Sunday, May 1, 2011

Quick Hits

Teacher morale is low in Tenn. amid legislative changes: Legislation that would end collective-bargaining rights for educators in Tennessee is harming teacher morale and deterring would-be teachers from entering the profession, a lobbyist for the state's teachers union said. The proposed changes are compounding the effects of recent legislation that will make it more difficult for teachers to earn and retain tenure in the state, the lobbyist noted. (Bloomberg Businessweek)

Why an accurate way of measuring teacher performance is needed:
A recent report by The Brookings Institution calls for the development of a uniform, accurate way to measure teachers' value-added performance according to student progress. Such a national system still would allow for local experimentation, says Grover Whitehurst, the director of Brookings' Brown Center on Education Policy. A meaningful teacher-evaluation system is necessary for management and merit-pay programs, but also would have positive effects on teachers and give them valuable feedback, he said. (U.S. News & World Report)

How is education reform affecting low-income students?:
Top-down education reforms are having a particularly negative effect on poor and minority students, education author Alfie Kohn writes in this commentary. Under current reforms, learning for these students is measured by standardized test scores and instruction often relies on workbooks or worksheets to improve those scores, rather than deeper learning or critical thinking that is more typically taught in suburban schools, he notes. (Education Week)

Gates, Pearson partner to align online courses with the common core:
Two education foundations said Wednesday they are working to develop 24 new online reading and math courses that will be aligned with the common core national standards. The courses will be developed by the Pearson Foundation -- associated with the major textbook company -- and will include video, social media, games and other digital materials. The Bill & Melinda Gates Foundation will provide $3 million for four of the courses to be offered free to schools. The initiative appears to be the most ambitious effort so far to align textbooks -- online or otherwise -- with the new standards and may position Pearson as a leader in the market. (The New York Times) (MSNBC)

Should cursive writing be taught in schools?: Many students are still taught the basics of cursive writing, but few schools spend much time on the subject beyond introducing it in third grade. Some proponents say cursive writing helps develop students' fine motor skills and being familiar with cursive writing is important for reading historical documents. However, many educators say preparation for standardized tests and an increasing focus on 21st-century skills are driving cursive writing from the curriculum. (The New York Times)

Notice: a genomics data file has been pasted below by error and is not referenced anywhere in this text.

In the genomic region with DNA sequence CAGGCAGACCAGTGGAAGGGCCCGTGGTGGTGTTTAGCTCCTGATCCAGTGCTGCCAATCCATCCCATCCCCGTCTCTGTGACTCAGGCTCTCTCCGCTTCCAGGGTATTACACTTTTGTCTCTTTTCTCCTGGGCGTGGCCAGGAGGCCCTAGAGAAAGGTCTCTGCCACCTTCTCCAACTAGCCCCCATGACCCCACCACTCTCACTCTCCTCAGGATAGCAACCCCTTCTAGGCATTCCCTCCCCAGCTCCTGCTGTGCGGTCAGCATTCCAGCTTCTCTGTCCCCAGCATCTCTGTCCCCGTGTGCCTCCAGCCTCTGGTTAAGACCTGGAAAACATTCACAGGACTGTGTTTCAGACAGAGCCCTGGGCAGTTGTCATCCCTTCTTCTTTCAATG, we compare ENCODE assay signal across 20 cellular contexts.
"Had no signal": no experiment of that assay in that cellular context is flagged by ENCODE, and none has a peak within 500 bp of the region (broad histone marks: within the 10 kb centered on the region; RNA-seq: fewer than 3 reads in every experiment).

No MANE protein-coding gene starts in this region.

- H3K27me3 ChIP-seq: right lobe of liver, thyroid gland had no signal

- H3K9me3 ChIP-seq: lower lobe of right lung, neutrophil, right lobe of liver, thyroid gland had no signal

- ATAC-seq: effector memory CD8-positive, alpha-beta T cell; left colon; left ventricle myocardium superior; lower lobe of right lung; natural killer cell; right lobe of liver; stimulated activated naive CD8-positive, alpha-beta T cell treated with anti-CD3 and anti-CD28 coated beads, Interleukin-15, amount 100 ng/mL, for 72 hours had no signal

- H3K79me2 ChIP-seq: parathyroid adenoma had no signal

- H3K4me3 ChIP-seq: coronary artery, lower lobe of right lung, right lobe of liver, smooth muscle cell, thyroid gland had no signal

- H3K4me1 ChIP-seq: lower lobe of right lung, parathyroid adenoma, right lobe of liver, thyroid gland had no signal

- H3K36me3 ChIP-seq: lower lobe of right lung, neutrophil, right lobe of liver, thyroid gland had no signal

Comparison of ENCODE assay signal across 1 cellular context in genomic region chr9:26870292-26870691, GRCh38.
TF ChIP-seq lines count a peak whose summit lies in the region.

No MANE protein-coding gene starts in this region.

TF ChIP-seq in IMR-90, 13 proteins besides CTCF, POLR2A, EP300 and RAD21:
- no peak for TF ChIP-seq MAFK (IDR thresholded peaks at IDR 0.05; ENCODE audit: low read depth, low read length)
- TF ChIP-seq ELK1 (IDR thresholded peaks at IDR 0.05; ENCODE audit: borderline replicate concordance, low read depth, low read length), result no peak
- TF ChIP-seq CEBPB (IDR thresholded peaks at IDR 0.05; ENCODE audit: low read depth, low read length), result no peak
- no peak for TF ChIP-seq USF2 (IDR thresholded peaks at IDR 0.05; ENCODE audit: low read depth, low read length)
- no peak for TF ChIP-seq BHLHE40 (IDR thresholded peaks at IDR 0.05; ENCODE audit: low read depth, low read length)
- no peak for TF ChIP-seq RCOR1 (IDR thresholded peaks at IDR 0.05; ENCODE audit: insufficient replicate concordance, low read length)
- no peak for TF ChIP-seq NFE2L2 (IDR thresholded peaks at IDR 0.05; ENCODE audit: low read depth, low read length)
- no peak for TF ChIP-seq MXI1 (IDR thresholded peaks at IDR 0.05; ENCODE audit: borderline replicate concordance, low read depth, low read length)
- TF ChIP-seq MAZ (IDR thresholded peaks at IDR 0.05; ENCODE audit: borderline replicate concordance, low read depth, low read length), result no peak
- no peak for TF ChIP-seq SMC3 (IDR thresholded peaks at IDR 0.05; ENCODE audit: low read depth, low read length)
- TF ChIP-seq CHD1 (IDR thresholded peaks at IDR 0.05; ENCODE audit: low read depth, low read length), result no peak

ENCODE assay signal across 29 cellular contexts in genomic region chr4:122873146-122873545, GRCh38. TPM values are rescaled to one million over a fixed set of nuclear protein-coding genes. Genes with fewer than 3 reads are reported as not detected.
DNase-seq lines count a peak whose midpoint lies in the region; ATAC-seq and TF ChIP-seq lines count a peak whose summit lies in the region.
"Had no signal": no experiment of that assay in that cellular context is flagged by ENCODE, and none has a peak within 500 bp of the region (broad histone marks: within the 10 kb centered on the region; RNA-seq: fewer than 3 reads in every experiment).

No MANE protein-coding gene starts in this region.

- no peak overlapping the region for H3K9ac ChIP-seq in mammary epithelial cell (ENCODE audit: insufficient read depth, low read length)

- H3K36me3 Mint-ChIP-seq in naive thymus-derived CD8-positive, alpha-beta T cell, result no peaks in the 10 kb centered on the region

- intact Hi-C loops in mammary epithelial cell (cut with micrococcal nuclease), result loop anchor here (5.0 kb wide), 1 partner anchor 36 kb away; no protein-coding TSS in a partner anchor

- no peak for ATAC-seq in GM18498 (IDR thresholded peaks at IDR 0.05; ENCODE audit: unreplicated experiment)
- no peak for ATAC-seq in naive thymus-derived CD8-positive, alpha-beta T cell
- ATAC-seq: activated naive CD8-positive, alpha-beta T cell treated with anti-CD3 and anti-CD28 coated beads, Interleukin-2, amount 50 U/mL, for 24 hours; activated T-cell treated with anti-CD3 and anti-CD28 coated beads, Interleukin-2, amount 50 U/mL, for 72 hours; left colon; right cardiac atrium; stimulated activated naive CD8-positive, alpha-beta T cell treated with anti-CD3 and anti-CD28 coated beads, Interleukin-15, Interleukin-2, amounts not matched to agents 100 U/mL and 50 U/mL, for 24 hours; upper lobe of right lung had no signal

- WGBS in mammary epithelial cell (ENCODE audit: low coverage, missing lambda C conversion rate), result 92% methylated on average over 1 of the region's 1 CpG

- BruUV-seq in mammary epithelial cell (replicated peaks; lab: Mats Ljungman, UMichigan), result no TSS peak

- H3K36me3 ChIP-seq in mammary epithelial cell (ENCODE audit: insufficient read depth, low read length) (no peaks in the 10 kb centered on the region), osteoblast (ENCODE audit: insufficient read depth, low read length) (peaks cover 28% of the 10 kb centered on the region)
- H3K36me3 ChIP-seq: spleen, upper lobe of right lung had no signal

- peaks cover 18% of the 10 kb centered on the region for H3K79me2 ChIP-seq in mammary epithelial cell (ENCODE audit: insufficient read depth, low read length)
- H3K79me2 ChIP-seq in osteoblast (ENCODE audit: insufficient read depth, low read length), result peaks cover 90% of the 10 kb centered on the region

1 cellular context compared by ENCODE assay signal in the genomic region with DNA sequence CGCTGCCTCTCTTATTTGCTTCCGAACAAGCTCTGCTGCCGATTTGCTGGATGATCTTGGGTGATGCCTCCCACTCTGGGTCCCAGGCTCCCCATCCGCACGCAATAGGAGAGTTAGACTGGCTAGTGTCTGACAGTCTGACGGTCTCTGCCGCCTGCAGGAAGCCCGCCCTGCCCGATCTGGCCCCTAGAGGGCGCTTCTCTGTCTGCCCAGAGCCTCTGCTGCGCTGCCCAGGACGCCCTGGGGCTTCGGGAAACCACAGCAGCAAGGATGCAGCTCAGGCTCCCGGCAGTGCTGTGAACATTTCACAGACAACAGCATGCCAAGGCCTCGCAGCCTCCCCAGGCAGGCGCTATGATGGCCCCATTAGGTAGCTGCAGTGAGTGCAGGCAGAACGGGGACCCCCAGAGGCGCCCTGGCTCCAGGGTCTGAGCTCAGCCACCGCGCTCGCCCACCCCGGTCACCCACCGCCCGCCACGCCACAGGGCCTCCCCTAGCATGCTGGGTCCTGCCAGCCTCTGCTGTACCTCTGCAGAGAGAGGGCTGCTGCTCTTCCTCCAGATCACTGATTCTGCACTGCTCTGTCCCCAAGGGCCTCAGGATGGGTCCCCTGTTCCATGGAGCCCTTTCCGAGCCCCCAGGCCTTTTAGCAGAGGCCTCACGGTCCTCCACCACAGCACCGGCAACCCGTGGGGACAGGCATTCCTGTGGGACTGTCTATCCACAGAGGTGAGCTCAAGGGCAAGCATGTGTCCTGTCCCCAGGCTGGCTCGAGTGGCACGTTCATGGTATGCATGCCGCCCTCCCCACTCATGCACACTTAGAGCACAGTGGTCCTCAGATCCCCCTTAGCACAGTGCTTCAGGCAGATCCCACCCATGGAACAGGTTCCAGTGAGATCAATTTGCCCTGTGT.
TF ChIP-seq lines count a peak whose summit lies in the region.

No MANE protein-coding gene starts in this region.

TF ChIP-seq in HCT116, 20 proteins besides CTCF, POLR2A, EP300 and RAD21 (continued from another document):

State Republican officials promote school-voucher expansion: Legislation to expand school-voucher programs that would channel public funding to private schools is being pushed in 35 states, largely by Republican state governors and legislators. The proposals employ diverse strategies, including tax credits for donations and student-education accounts that can be used for tuition or tutoring. The proposals in many states also would allow the programs -- which have typically targeted students from low-income or disadvantaged backgrounds -- to be extended to larger populations of students, including those from middle-income families. (Education Week)

Common core likely an improvement, but challenges remain: In New York, 100 schools already have begun adhering to the common core -- curriculum standards expected to be in place in 42 states and the District of Columbia by 2014. Overall, the standards are believed to encourage deeper thought among students, and more emphasis on persuasion and analysis. However, questions remain concerning the implementation of the new standards, including how much oversight will be given to ensure they are followed. {The New York Times)

Ohio mandates statewide merit pay for teachers: Ohio's new collective-bargaining law effectively eliminates salary schedules and step increases for the state's public-school teachers -- replacing the negotiated raises with a statewide performance-pay system. Ohio is believed to be the first state to adopt a mandatory merit-pay system. State officials say a portion of teachers' evaluations will be based on a test now being developed that will measure students' academic growth over time. (The Plain Dealer)

Study - Why students might struggle with basic lessons:
Material that is initially easy for students to understand might be difficult for them to remember -- a phenomena that researchers call the "stability bias." New research shows that classroom lessons that are more difficult for students to comprehend at the onset and require more in-depth study will actually be easier in some cases for them to recall at a later date. (Education Week)

District to launch e-days: An Alabama school district is preparing for its first e-day, in which all students will receive instruction and complete assignments online. In preparing for the experiment, the district determined that 98% of students have Internet access at home, while the remaining 2% will work at a local library or on a school-issued laptop at a designated site with free Wi-Fi. The district -- the first public school system in the state to implement e-days -- will test the model on two Saturdays to make up for two January snow days. (The Birmingham News)

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